Disseminated, Subcutaneous, Gummatous, Ulcer-Ative Sporotrichosis (S. schenckii-beurmannii)
Sporotrichosis was first reported in America in 1898, by Schenck1, who, with J. E. Smith, isolated the fungus from ulcerative gummatous lesions on the hand and arm and classified it as Sporotrichum. In 1912 de Beurmann2 collected 200 cases from the world literature and published a comprehensive clinical, pathological, and bacteriological study of the disease. Since then many reports have appeared in the literature, among which Meyer3 in 1915 recorded 82 cases in the United States. In his tabulation, there is one case of human and eight cases of horse infection occurring in Ohio. In 1926 Foerster4 collected 148 cases, of which 130 occurred in the Mississippi and Missouri River Valleys. North and South Dakota, Wisconsin, Minnesota, Iowa, and Missouri present the greatest frequency of occurrence. Further search through the literature did not reveal additional cases of sporotrichosis reported from the State of Ohio. Very frequently sporotrichosis is not recognized until” it has progressed for many weeks or months. In this case, the diagnosis was made within twenty days after the appearance of the first lesion. Of further interest is the fact that no evidence or history of the portal of entry could be obtained. For these reasons it is believed that a report of this case would be of interest.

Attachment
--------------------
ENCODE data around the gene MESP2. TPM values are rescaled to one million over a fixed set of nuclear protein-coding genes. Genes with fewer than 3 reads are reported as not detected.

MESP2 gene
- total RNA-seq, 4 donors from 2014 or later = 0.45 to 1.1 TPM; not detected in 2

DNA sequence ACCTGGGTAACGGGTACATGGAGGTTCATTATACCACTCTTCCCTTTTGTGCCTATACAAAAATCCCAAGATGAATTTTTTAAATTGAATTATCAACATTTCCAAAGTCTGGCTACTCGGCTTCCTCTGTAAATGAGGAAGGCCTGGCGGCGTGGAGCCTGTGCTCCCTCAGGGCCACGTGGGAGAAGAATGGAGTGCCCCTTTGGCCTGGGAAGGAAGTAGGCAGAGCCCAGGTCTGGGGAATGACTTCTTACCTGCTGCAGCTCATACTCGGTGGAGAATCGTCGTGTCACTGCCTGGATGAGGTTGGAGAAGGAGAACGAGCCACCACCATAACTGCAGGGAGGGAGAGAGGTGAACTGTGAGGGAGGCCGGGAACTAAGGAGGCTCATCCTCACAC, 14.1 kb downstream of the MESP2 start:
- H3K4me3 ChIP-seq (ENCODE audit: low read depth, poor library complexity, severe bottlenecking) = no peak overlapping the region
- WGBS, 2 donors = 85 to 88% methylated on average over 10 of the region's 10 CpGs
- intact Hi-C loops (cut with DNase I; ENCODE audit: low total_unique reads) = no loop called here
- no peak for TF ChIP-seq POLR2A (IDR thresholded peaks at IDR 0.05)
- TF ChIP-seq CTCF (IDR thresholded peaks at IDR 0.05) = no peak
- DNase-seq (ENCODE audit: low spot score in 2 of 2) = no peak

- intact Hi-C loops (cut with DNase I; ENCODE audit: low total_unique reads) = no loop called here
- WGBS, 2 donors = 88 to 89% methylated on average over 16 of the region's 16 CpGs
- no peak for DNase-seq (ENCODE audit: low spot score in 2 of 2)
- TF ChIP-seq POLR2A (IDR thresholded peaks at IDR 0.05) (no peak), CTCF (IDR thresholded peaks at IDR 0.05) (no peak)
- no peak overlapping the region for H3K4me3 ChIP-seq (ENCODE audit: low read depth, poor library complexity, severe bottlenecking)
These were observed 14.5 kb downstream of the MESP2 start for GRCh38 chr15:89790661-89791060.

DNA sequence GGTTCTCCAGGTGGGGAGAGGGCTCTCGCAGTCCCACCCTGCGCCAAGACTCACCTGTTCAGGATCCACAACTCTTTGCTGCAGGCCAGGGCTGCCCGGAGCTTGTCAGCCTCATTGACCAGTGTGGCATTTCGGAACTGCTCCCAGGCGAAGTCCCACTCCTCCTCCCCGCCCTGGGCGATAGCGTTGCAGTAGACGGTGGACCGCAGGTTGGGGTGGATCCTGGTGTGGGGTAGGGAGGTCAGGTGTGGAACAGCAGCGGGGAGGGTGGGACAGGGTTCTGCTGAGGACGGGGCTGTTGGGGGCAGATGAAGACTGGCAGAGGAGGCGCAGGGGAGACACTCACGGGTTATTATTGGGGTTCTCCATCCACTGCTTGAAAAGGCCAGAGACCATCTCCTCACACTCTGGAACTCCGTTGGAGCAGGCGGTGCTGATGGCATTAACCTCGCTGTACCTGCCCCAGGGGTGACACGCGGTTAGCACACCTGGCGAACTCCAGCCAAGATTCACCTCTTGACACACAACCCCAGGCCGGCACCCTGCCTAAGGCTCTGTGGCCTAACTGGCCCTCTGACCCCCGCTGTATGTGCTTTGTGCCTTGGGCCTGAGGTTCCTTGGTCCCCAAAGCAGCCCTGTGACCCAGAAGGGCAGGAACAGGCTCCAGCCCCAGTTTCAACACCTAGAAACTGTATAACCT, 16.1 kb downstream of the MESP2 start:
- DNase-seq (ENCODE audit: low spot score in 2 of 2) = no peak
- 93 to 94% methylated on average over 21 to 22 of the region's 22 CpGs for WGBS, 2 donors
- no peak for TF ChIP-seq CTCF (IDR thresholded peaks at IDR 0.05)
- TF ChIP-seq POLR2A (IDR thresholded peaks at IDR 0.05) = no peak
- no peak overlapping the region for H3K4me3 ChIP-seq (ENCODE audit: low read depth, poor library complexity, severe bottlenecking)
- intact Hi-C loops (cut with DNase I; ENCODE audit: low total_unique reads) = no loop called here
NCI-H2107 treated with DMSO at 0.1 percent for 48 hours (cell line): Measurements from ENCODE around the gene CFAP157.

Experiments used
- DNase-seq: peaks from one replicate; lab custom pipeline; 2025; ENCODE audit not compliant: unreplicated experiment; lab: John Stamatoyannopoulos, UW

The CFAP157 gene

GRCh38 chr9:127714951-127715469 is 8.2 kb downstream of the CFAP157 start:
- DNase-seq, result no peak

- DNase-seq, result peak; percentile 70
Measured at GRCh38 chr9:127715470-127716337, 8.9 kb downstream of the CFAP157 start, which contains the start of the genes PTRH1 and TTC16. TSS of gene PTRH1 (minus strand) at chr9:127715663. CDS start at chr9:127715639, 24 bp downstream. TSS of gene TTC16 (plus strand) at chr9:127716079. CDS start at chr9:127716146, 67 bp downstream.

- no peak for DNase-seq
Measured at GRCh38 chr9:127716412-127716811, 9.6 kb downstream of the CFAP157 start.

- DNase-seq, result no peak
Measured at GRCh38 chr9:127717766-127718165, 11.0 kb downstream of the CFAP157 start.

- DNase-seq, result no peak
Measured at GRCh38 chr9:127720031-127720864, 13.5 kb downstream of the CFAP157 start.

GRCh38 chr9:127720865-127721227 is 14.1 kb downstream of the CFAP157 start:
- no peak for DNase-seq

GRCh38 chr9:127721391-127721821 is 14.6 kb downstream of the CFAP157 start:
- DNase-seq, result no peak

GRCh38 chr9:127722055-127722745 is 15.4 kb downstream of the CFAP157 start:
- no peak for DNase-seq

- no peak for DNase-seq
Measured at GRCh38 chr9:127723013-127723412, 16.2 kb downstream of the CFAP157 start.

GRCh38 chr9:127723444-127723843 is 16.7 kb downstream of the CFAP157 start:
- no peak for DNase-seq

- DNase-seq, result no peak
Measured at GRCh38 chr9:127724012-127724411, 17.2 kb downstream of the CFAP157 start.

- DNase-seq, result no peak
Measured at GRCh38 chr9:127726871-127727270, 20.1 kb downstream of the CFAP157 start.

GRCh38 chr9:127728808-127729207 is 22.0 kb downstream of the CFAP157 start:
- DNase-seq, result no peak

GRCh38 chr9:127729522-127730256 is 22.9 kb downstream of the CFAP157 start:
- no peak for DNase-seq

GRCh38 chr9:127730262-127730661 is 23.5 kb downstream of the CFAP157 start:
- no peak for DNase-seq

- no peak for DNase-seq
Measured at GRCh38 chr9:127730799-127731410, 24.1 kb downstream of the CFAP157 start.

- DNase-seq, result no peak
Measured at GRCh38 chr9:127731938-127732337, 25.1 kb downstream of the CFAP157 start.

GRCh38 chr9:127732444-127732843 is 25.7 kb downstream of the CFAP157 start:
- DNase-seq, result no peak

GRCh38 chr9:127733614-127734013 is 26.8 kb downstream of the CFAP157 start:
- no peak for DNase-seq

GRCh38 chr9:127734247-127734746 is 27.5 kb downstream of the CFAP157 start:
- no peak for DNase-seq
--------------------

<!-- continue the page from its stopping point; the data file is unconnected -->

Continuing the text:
Report of Case
A white minister, 54 years of age, came to the Clinic on November 3, 1937, with disseminated, subcutaneous nodules and cutaneous ulcers which had been present for fifteen days. The first lesion was noticed on the. . .